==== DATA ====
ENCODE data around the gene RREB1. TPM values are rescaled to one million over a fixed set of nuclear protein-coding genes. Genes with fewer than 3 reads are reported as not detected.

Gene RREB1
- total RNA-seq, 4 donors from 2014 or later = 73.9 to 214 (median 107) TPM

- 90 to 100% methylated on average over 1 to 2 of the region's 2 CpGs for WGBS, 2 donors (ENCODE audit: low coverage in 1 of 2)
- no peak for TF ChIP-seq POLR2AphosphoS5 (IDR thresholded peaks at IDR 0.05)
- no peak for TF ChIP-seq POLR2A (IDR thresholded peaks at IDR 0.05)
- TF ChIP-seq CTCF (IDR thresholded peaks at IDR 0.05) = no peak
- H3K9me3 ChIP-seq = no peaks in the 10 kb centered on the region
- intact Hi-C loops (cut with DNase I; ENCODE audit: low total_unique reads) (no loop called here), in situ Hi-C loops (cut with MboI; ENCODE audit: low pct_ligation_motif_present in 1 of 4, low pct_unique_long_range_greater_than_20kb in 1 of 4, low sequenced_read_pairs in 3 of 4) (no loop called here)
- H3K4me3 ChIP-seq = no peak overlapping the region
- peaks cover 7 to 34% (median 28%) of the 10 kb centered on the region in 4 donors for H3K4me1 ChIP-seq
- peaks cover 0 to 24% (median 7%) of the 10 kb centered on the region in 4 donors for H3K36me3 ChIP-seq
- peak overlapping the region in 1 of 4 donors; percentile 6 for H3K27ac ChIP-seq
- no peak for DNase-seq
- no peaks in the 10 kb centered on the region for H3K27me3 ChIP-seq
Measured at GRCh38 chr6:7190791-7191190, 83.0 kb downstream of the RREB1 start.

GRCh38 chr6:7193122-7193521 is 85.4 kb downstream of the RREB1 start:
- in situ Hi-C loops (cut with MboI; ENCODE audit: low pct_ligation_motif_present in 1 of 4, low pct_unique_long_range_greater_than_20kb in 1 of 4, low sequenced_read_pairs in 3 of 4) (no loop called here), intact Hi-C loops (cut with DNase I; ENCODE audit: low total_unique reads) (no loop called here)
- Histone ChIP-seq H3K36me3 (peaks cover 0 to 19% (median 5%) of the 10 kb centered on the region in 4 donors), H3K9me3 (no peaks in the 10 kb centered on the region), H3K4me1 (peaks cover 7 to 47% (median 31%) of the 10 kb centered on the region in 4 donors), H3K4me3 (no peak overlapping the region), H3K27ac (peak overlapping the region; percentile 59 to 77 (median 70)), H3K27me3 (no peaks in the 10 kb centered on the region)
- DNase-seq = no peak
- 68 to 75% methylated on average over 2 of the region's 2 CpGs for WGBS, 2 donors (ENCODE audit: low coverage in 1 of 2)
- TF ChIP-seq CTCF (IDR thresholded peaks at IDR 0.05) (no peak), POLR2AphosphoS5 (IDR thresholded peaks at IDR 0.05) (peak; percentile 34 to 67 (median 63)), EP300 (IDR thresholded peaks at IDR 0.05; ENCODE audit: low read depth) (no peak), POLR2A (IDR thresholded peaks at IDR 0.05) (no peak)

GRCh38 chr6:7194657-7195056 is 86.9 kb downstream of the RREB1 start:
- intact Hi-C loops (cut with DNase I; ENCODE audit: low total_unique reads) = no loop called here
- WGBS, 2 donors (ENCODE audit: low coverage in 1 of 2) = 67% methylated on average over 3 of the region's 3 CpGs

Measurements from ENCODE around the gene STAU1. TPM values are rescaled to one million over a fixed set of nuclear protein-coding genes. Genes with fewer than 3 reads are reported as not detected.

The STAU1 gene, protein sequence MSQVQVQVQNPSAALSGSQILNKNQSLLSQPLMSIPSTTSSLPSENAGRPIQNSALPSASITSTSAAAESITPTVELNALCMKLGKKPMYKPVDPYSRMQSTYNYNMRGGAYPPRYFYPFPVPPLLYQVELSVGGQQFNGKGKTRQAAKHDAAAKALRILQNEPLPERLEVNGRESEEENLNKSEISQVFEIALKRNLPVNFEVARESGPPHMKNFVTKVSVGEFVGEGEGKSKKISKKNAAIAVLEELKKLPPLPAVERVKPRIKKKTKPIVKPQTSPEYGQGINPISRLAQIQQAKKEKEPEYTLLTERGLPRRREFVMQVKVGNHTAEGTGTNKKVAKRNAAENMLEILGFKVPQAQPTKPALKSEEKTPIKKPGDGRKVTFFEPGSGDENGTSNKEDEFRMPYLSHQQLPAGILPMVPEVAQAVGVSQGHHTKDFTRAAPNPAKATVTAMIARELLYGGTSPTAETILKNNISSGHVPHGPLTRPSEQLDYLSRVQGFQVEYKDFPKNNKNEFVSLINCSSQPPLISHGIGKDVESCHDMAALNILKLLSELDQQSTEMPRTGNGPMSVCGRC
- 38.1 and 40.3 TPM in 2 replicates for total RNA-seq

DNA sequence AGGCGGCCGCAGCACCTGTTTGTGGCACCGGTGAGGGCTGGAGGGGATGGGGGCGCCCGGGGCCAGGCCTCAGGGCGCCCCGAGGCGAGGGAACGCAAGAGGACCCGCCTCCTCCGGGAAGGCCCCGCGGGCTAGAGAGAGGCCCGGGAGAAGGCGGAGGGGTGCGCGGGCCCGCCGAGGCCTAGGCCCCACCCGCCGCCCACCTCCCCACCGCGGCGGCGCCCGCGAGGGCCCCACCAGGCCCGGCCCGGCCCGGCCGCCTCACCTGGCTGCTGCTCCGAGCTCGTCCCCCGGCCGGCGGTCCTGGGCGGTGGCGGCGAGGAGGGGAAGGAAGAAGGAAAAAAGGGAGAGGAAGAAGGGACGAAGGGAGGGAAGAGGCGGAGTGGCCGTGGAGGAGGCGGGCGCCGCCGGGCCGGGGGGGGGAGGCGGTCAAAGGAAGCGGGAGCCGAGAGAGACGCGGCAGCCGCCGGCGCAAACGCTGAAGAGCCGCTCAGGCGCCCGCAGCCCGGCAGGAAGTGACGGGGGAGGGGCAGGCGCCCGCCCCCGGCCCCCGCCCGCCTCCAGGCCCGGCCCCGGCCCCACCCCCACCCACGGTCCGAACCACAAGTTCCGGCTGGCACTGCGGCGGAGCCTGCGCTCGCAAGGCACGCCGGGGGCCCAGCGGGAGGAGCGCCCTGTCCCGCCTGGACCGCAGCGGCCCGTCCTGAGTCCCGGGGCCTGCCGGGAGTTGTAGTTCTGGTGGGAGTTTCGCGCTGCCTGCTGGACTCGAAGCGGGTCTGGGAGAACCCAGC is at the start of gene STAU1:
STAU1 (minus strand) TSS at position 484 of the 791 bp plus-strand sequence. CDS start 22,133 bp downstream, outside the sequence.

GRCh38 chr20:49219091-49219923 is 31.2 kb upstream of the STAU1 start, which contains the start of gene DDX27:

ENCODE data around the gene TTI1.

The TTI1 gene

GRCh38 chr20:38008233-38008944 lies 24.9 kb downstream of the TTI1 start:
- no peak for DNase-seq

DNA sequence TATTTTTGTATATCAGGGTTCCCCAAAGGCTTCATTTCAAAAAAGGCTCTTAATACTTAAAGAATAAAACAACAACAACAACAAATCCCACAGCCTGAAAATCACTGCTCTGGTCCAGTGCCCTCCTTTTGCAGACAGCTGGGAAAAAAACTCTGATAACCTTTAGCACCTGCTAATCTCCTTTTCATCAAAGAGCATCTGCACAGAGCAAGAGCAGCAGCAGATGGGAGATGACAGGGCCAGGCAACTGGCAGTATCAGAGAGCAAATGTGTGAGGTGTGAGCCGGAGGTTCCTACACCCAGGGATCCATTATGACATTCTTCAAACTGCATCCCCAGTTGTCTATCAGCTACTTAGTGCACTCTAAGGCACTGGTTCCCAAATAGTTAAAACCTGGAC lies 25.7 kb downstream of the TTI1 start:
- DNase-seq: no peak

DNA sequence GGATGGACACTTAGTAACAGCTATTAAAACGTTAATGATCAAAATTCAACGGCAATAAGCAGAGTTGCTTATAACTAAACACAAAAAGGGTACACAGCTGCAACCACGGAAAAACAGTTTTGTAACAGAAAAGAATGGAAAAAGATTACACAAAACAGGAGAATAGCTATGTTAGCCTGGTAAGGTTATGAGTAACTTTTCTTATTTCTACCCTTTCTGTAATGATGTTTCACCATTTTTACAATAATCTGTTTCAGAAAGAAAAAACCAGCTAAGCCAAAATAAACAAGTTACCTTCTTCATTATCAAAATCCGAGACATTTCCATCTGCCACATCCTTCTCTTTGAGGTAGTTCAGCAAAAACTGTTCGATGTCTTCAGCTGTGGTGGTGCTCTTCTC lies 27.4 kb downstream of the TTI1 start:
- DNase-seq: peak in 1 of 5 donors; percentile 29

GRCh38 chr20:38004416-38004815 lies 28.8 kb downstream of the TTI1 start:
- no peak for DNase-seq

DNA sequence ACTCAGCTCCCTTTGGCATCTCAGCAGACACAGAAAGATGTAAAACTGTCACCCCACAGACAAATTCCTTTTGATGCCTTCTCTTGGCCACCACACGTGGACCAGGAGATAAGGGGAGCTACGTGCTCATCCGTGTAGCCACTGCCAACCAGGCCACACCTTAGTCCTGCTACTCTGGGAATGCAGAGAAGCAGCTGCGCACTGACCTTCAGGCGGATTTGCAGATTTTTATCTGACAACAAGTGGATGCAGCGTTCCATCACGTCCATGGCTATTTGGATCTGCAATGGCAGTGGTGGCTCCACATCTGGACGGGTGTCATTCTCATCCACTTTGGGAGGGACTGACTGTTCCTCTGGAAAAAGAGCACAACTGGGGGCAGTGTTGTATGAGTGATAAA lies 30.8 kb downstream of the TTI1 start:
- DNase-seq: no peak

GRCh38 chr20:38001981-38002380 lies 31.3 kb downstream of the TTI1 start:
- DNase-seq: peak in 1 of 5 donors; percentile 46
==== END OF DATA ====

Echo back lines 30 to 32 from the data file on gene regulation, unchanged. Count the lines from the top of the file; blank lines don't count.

STAU1 (minus strand) TSS at position 484 of the 791 bp plus-strand sequence. CDS start 22,133 bp downstream, outside the sequence.

GRCh38 chr20:49219091-49219923 is 31.2 kb upstream of the STAU1 start, which contains the start of gene DDX27:

ENCODE data around the gene TTI1.